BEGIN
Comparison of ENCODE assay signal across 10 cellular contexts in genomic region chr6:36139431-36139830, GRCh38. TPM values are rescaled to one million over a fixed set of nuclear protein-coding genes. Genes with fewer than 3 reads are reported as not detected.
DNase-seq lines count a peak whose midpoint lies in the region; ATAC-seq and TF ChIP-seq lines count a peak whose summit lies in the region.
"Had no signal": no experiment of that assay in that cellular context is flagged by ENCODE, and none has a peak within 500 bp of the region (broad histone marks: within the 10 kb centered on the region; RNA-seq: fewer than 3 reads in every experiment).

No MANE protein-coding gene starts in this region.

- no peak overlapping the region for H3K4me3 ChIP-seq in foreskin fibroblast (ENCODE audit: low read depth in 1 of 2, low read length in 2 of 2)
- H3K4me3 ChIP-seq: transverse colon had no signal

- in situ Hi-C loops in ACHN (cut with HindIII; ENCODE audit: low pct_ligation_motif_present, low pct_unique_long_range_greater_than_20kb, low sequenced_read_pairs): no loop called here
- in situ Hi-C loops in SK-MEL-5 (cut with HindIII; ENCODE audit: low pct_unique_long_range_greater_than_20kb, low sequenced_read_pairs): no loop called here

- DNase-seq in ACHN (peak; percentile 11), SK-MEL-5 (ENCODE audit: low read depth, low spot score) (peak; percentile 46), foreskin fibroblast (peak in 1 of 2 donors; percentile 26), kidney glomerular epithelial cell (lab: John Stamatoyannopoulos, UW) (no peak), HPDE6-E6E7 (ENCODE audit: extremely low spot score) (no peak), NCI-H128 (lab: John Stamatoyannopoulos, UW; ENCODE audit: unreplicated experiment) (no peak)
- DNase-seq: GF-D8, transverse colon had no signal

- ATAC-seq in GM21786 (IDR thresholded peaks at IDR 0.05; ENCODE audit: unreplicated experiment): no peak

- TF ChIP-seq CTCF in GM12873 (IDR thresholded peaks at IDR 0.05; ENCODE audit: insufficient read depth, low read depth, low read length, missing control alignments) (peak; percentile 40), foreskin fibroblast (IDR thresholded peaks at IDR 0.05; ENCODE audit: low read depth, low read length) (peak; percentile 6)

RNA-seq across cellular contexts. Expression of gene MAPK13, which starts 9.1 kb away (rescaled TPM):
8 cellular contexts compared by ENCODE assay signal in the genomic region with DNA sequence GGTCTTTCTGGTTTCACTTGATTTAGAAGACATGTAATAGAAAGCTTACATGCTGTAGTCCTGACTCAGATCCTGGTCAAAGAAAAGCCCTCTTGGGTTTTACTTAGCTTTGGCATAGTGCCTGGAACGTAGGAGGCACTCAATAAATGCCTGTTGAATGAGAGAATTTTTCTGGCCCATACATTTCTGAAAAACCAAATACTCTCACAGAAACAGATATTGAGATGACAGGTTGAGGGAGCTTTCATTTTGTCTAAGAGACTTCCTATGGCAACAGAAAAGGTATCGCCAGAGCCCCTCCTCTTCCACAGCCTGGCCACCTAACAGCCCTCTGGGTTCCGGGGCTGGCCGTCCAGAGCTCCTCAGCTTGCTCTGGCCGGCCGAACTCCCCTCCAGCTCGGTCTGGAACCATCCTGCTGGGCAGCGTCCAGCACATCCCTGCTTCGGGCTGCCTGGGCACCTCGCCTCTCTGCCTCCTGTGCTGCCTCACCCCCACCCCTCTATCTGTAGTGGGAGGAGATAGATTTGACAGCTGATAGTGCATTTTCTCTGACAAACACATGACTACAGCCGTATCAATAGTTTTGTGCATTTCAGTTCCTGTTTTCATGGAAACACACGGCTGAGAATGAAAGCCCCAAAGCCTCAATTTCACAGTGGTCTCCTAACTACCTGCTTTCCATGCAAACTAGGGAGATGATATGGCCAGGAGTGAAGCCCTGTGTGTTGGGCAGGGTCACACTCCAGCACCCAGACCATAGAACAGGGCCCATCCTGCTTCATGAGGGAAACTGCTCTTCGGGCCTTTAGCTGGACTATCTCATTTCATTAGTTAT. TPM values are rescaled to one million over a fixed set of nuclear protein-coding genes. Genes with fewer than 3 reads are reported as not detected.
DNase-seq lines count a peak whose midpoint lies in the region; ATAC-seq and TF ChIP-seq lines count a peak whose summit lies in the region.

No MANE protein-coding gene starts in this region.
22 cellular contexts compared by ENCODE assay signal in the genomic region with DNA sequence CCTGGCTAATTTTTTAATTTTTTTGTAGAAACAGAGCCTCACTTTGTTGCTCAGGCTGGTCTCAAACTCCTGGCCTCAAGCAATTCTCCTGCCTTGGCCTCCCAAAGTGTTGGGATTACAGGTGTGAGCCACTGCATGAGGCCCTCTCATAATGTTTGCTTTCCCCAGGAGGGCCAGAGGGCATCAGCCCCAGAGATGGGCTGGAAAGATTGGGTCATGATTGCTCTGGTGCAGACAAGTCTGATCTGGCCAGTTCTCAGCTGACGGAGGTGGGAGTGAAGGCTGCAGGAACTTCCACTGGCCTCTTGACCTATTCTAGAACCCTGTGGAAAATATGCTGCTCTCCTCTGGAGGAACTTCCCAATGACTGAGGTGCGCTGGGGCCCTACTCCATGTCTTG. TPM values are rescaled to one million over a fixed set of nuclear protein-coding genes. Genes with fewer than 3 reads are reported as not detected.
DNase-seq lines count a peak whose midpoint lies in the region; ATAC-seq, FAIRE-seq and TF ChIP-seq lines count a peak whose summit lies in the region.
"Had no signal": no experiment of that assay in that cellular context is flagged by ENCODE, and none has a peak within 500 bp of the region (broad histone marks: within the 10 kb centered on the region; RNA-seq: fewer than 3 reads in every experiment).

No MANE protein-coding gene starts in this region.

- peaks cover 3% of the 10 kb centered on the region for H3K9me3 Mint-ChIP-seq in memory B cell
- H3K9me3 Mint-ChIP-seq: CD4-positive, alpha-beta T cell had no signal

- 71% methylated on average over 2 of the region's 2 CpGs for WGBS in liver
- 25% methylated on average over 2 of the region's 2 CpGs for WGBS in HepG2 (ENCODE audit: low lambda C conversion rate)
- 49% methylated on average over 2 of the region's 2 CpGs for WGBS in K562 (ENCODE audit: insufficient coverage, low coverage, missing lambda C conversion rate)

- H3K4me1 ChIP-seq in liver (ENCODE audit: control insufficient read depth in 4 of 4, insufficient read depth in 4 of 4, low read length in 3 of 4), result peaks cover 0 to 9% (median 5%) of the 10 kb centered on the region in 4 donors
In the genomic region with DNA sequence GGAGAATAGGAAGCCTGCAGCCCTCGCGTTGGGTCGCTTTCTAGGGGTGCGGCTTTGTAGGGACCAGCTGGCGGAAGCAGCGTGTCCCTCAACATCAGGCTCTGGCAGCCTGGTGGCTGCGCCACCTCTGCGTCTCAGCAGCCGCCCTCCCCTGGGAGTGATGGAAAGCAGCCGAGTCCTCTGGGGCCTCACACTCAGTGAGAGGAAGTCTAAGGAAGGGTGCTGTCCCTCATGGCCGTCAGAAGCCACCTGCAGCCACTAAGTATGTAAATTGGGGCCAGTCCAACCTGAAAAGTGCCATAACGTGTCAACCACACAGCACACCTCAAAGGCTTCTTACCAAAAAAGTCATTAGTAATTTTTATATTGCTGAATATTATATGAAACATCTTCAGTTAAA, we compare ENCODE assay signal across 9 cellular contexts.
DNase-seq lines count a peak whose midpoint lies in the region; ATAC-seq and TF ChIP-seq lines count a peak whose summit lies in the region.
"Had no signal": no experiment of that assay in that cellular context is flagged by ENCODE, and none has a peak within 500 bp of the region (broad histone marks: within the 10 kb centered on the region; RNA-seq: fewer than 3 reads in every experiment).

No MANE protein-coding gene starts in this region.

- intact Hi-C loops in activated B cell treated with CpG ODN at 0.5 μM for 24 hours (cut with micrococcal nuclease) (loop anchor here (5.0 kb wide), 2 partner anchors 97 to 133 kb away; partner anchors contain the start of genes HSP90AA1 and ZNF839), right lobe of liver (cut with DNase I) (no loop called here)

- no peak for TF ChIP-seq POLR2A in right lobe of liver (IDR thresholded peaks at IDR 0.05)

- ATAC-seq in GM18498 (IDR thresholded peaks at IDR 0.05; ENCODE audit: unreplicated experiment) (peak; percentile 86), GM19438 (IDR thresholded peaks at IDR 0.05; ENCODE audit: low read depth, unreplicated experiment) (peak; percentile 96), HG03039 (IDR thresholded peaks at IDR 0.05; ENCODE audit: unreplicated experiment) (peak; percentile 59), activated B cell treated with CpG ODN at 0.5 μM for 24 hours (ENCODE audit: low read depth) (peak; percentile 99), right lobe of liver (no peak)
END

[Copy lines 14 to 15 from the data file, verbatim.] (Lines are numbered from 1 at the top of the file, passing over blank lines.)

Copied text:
8 cellular contexts compared by ENCODE assay signal in the genomic region with DNA sequence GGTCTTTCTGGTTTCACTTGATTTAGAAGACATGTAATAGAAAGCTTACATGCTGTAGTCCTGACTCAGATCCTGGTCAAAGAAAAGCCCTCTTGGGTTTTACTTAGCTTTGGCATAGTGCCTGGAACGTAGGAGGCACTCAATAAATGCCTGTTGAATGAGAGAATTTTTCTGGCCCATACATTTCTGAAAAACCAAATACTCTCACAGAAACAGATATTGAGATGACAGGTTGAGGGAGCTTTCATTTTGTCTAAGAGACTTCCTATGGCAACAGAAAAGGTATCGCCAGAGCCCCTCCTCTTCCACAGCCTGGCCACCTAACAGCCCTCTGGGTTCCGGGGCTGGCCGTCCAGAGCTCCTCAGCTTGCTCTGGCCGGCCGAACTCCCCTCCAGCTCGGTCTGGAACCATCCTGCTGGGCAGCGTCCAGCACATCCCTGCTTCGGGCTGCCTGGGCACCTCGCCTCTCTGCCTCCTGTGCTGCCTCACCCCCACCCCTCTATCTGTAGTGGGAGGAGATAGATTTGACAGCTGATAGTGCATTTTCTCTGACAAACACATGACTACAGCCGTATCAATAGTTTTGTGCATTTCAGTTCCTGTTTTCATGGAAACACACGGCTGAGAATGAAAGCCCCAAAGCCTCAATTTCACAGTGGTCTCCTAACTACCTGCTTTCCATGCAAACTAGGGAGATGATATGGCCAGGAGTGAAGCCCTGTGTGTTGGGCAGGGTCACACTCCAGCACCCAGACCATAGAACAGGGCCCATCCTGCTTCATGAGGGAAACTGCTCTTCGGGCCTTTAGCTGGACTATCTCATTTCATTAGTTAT. TPM values are rescaled to one million over a fixed set of nuclear protein-coding genes. Genes with fewer than 3 reads are reported as not detected.
DNase-seq lines count a peak whose midpoint lies in the region; ATAC-seq and TF ChIP-seq lines count a peak whose summit lies in the region.